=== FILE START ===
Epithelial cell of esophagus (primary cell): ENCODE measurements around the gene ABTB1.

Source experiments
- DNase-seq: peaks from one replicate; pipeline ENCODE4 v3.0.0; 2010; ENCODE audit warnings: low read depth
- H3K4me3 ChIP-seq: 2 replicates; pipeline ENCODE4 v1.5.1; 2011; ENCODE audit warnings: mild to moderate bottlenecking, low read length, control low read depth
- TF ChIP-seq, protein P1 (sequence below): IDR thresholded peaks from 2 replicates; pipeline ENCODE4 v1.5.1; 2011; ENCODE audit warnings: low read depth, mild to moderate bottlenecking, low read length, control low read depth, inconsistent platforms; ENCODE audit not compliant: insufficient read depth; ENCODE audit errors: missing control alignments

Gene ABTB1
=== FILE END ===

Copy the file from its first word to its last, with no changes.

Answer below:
Epithelial cell of esophagus (primary cell): ENCODE measurements around the gene ABTB1.

Source experiments
- DNase-seq: peaks from one replicate; pipeline ENCODE4 v3.0.0; 2010; ENCODE audit warnings: low read depth
- H3K4me3 ChIP-seq: 2 replicates; pipeline ENCODE4 v1.5.1; 2011; ENCODE audit warnings: mild to moderate bottlenecking, low read length, control low read depth
- TF ChIP-seq, protein P1 (sequence below): IDR thresholded peaks from 2 replicates; pipeline ENCODE4 v1.5.1; 2011; ENCODE audit warnings: low read depth, mild to moderate bottlenecking, low read length, control low read depth, inconsistent platforms; ENCODE audit not compliant: insufficient read depth; ENCODE audit errors: missing control alignments

Gene ABTB1